1. Skip to content
  2. Skip to main menu
  3. Skip to more DW sites

Iran threatens to quit Syria talks

November 2, 2015

Iran has said it might opt out of Syria talks, citing the 'negative' role of its regional rival Saudi Arabia. Iranian President Hassan Rouhani also called on Riyadh to end 'intrusions' in Middle Eastern affairs.

Iranian deputy foreign minister Hossein Amir Abdollahian
Image: Mehr

The worsening relations between Saudi Arabia and Iran are affecting the ongoing Syria talks aimed at finding a political solution to the protracted conflict in the Middle Eastern country.

For the first time, Tehran was invited to negotiations in Vienna on Friday, but the deputy foreign minister of the Shiite nation said Monday his country's participation in the second round of talks was doubtful.

"In the first round of talks, some countries, especially Saudi Arabia, played a negative and unconstructive role. Iran will not participate if the talks are not fruitful," Hossein Amir Abdollahian (photo) said.

Riyadh and Tehran are at loggerheads on the Syrian issue, with Iran supporting Syrian President Bashar Assad and Saudi Arabia insisting that the embattled Syrian leader should have no role in the war-torn country's future.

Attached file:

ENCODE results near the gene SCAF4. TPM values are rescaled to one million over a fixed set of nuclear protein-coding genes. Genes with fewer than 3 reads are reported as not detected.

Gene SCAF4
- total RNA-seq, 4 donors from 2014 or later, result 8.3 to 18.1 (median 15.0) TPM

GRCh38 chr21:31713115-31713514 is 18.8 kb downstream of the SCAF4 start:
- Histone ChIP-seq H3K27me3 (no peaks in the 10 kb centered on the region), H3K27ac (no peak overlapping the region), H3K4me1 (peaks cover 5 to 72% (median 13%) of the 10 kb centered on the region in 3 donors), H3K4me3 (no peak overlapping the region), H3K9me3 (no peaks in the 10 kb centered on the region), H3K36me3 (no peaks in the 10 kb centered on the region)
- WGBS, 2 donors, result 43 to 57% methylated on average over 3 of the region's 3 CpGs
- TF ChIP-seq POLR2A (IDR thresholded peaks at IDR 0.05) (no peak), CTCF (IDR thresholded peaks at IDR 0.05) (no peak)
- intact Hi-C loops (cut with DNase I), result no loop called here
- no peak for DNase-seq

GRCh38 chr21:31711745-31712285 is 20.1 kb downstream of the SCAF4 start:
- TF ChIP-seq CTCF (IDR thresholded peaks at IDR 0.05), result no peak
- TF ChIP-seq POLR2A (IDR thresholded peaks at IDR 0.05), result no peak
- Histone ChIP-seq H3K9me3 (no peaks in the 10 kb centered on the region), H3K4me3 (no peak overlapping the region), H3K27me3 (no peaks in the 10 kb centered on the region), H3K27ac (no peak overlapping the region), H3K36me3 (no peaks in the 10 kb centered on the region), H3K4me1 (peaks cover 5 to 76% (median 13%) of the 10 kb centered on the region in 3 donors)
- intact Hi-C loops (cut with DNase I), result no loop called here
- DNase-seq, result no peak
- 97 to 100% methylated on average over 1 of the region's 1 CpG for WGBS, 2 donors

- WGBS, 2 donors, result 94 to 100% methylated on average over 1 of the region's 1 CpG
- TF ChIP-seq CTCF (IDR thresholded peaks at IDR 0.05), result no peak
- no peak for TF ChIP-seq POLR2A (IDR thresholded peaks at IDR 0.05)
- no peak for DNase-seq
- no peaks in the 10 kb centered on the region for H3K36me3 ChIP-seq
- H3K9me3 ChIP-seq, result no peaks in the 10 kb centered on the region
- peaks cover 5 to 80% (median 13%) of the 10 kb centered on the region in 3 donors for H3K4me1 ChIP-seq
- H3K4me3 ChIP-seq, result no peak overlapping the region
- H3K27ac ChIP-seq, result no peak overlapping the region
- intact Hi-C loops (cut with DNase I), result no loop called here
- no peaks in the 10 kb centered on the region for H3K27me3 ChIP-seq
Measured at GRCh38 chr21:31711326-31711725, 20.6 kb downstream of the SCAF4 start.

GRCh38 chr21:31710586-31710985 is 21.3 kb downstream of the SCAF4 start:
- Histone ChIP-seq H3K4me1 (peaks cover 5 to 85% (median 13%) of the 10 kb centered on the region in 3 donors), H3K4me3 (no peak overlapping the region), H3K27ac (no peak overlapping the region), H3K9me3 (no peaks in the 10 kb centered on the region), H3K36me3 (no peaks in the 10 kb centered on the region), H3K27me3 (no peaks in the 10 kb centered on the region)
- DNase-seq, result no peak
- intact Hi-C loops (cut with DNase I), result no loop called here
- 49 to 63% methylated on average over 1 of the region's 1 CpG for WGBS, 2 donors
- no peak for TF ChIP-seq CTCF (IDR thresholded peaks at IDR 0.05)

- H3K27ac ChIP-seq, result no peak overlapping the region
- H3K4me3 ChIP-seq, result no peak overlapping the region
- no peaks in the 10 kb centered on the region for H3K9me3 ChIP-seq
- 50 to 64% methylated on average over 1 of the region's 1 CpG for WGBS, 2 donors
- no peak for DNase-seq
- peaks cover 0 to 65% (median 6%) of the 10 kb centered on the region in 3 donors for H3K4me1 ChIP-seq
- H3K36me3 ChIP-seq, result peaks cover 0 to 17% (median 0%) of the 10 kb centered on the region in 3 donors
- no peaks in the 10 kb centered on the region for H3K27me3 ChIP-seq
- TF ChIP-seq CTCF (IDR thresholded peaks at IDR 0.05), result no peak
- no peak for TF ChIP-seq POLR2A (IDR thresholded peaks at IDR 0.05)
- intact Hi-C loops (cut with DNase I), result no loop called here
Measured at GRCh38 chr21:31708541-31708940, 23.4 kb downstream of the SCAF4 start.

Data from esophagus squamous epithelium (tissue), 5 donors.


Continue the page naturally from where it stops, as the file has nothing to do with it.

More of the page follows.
The two regional rivals with different brands of Islam are also locked in a conflict in Yemen, where Saudi Arabia has been launching airstrikes against Iran-backed Shiite Houthi rebels.

Trading accusations

Less than 24 hours after multinational diplomatic talks in Vienna on Friday, Saudi Foreign Minister Adel al-Jubeir called a Gulf security conference in Bahrain and attacked Iranian policies.

"We have extended our hand in friendship to Iran," Jubeir said. "It is up to the Iranians whether they want to have relations with us based on good neighborliness … or if they want to have relations that are filled with tension," he added.

Responding to Jubeir, Abdollahian warned Saudi Arabia to "not test the limits of the Islamic Republic's patience."

"Instead of blaming others, Saudi Arabia's minister of foreign affairs would do better to end his visible and hidden support for terrorists in Yemen, Iraq and Syria," Abdollahian said.

Iranian President Hassan Rouhani, too, criticized Riyadh for what he called the kingdom's "intrusion" in the Middle East.

"If Saudi Arabia's vision on the big regional questions confronts reality and it stops its intrusions, we can solve many problems, especially in our relations," Rouhani told a meeting of Iranian ambassadors in Tehran on Monday.

shs/jm (Reuters, AFP)

Skip next section DW's Top Story

DW's Top Story

In this 2019 file photo, Russian helicopters and a Russian warship are pictured during a military parade in Sevastopol
Skip next section More stories from DW
Go to homepage